Greenwood Historic Walking Tour: Greenwood Furnace was once a thriving ironmaking village. Today, only a handful of its original 127 buildings remain. This walking tour explores a portion of the historic district, and includes parts of the town, tramway, historic roads, and charcoal hearths. A free guide to the historic district is available at the park office.
Blacksmith Shop and Education Center: This furnace-era building houses additional displays on the ironworks and serves as a base for many of the park’s educational programs. It is open weekends and holidays in the summer months.
Visitor Center and Gift Shop: In the park office, the visitor center is open Monday through Friday most of the year, and daily in the summer months. The visitor center has displays on the former ironmaking community.
The gift shop sells a variety of items, including T-shirts and sweatshirts, park memorabilia, historical and nature books, children’s nature books, and a variety of field guides for the novice and serious wildlife watcher. Proceeds benefit Pennsylvania State Parks.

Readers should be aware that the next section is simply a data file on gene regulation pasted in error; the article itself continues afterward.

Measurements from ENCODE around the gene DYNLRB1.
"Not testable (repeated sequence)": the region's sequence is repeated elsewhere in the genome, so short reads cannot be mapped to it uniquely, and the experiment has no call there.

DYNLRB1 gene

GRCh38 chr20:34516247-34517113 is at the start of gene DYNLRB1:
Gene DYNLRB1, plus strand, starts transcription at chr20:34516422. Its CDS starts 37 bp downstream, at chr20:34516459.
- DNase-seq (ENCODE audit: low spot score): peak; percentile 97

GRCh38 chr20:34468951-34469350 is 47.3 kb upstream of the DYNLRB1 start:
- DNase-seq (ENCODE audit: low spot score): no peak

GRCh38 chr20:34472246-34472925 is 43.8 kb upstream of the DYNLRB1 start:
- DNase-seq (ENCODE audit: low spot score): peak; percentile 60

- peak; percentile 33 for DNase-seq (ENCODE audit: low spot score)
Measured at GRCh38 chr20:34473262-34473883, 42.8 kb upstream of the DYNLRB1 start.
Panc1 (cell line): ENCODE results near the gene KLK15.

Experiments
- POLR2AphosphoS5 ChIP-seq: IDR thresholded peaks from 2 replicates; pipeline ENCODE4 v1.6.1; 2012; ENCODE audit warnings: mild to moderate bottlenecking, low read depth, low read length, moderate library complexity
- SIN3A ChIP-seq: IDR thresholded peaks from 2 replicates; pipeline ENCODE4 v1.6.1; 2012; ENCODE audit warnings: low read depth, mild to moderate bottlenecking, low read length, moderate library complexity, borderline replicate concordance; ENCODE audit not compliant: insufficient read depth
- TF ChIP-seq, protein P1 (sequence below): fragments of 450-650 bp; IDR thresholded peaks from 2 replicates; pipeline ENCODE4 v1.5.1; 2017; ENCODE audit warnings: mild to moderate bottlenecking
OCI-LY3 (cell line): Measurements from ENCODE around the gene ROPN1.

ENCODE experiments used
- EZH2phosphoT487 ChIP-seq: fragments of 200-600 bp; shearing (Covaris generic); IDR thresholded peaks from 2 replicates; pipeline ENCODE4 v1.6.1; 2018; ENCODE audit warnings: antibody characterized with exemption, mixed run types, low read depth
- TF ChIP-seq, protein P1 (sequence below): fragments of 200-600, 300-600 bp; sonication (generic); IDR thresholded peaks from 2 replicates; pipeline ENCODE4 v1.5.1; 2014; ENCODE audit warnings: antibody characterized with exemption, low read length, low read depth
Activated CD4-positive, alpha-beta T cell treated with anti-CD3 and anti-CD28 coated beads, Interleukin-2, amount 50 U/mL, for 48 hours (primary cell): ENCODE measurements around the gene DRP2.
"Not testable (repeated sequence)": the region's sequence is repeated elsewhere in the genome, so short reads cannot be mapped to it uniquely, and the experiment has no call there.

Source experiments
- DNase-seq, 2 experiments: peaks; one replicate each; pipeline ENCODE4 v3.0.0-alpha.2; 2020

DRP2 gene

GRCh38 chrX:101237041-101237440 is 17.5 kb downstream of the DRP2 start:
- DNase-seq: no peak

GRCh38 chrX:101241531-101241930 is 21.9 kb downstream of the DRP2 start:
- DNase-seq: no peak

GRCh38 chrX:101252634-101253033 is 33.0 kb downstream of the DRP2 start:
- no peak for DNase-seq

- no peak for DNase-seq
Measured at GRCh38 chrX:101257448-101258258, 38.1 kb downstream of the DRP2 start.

Old Home Days: This festival is held the first weekend in August in commemoration of the original “Old Home Day” reunion in 1921. It features events centered on life in the iron furnace community.
Folk Gathering: The Huntingdon County Arts Council organizes this summer event which includes concerts, jam sessions, and musician workshops.
Holiday Open House: Held the first Sunday in December, this event features kids crafts, carriage rides, and an antique toy display.
Winterfest: Held in mid-January, this festival focuses on outdoor recreation and features the Juniata Valley YMCA “plunge” fundraiser. Visitors also enjoy a trail run, ice skating, broomball, snowshoeing, a concession stand sponsored by the Friends of Greenwood Furnace, and a variety of educational programs.
Access for People with Disabilities
If you need an accommodation to participate in park activities due to a disability, please contact the park you plan to visit.